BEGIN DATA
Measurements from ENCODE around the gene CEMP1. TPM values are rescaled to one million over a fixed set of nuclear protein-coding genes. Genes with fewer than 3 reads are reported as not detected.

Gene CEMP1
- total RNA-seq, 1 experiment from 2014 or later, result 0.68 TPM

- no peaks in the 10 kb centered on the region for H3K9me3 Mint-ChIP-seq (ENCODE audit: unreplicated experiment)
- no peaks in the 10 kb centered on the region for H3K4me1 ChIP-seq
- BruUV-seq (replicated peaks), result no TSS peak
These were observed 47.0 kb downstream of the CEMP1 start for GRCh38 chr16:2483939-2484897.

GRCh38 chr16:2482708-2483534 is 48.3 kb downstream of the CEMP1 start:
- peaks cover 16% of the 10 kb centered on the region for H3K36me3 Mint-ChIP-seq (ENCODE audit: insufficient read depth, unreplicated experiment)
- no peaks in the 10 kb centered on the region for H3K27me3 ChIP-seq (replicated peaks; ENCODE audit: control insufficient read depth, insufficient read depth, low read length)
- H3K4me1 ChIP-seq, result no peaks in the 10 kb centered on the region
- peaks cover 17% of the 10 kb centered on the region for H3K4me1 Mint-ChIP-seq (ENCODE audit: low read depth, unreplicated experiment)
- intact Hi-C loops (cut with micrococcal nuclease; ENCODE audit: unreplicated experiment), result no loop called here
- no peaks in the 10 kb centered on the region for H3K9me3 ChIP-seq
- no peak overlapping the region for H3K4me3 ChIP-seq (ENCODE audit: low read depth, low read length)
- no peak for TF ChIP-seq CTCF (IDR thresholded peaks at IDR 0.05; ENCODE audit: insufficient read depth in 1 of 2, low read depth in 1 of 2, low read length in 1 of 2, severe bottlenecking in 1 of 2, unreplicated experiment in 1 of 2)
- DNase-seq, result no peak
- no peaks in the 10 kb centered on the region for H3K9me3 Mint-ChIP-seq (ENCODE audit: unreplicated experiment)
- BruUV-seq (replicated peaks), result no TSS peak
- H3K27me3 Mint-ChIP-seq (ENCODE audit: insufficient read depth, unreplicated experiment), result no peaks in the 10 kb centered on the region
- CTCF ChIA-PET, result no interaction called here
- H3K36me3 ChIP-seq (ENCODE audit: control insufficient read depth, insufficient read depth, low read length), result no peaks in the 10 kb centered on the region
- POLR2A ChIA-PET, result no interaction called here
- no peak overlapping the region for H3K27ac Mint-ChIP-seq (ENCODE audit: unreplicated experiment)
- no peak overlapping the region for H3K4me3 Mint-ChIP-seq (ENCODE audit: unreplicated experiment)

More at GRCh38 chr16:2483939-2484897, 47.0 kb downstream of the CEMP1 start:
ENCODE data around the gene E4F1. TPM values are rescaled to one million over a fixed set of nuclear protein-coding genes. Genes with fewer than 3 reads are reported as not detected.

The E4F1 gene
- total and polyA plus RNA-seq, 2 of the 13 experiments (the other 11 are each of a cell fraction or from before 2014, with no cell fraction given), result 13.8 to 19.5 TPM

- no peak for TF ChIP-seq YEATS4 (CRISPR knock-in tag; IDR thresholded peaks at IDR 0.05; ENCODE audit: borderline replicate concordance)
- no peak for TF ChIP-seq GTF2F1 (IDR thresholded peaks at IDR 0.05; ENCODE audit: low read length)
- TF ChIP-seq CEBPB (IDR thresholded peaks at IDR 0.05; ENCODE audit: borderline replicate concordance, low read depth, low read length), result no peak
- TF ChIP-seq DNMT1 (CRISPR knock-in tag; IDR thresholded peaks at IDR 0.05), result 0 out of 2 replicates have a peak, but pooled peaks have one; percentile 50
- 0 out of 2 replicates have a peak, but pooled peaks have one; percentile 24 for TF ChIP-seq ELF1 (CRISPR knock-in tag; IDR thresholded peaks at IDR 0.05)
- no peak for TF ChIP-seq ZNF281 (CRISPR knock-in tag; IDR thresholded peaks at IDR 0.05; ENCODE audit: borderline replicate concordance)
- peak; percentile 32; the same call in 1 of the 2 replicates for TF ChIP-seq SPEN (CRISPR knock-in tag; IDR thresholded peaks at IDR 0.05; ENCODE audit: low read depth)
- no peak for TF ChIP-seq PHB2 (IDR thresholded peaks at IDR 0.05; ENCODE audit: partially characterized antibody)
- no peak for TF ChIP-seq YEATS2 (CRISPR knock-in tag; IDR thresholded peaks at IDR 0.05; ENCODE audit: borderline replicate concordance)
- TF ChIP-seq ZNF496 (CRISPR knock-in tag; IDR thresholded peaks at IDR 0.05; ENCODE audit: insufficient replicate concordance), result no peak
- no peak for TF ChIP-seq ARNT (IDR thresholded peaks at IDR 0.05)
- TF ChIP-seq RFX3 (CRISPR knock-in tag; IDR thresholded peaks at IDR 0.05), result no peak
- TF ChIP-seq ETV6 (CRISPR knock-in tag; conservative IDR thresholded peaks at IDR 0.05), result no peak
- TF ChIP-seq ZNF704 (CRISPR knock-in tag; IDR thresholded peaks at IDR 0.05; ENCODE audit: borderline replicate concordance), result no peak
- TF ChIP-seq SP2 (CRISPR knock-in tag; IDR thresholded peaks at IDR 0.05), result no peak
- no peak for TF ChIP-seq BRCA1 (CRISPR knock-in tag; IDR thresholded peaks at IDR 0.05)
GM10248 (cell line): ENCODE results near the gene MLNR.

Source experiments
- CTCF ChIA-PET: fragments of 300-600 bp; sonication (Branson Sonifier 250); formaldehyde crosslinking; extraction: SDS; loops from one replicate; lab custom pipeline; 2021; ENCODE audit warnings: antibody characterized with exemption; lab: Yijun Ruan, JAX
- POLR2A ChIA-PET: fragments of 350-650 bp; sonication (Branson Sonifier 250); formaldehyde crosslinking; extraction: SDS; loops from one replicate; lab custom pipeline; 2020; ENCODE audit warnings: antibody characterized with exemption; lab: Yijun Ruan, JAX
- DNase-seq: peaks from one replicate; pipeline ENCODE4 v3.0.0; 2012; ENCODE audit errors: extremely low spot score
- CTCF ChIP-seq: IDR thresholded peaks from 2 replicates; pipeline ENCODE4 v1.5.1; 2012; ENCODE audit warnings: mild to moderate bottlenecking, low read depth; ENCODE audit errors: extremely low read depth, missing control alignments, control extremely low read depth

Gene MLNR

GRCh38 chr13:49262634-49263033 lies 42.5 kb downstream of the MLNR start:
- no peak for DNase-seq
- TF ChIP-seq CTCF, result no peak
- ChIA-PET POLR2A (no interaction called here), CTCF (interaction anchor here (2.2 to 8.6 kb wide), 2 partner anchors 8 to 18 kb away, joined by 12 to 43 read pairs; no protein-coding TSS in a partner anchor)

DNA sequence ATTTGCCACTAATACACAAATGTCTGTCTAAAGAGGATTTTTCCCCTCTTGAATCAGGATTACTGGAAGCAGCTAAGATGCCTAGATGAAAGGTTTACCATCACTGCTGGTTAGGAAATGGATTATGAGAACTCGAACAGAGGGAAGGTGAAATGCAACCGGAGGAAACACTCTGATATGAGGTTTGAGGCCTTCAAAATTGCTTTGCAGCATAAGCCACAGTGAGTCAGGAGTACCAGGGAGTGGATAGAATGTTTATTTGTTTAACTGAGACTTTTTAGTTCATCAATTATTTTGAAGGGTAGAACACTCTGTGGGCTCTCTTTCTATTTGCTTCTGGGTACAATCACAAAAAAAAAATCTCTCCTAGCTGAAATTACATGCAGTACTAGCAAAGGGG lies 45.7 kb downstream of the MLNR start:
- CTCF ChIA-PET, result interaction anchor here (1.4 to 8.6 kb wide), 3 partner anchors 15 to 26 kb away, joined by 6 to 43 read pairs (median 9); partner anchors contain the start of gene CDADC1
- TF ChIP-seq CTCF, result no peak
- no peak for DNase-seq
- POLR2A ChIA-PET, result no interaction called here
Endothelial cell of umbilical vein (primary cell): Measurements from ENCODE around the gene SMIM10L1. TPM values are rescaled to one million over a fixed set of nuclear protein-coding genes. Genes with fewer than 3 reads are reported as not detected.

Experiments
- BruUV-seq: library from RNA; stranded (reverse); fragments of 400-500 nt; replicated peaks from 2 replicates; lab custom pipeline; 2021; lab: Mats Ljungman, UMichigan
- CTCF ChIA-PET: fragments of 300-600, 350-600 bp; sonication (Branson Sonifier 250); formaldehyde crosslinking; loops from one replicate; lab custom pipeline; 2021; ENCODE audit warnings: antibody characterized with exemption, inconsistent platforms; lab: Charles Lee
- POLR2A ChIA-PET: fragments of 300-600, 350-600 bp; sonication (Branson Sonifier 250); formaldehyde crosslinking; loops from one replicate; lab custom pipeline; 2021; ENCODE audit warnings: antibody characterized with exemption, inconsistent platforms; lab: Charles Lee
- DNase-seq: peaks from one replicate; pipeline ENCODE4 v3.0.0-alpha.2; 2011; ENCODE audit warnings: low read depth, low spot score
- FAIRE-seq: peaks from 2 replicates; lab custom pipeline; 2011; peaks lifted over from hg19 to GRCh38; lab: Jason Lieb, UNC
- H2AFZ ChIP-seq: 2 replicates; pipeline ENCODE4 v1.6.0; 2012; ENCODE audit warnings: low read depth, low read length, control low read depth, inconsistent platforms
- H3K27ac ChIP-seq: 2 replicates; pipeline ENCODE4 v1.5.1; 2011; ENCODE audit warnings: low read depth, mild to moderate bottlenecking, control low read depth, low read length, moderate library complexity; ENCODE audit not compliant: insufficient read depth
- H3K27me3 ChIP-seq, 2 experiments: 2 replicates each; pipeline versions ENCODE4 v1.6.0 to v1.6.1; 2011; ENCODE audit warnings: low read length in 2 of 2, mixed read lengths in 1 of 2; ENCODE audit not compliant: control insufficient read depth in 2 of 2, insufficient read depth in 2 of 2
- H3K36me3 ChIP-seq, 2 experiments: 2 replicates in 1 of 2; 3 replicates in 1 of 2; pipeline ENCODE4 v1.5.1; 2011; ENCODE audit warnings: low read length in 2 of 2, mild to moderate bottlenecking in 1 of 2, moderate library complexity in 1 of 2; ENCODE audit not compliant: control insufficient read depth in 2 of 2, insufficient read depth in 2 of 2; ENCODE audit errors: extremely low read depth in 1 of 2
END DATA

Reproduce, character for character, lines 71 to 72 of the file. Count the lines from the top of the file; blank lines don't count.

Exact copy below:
- H3K27me3 ChIP-seq, 2 experiments: 2 replicates each; pipeline versions ENCODE4 v1.6.0 to v1.6.1; 2011; ENCODE audit warnings: low read length in 2 of 2, mixed read lengths in 1 of 2; ENCODE audit not compliant: control insufficient read depth in 2 of 2, insufficient read depth in 2 of 2
- H3K36me3 ChIP-seq, 2 experiments: 2 replicates in 1 of 2; 3 replicates in 1 of 2; pipeline ENCODE4 v1.5.1; 2011; ENCODE audit warnings: low read length in 2 of 2, mild to moderate bottlenecking in 1 of 2, moderate library complexity in 1 of 2; ENCODE audit not compliant: control insufficient read depth in 2 of 2, insufficient read depth in 2 of 2; ENCODE audit errors: extremely low read depth in 1 of 2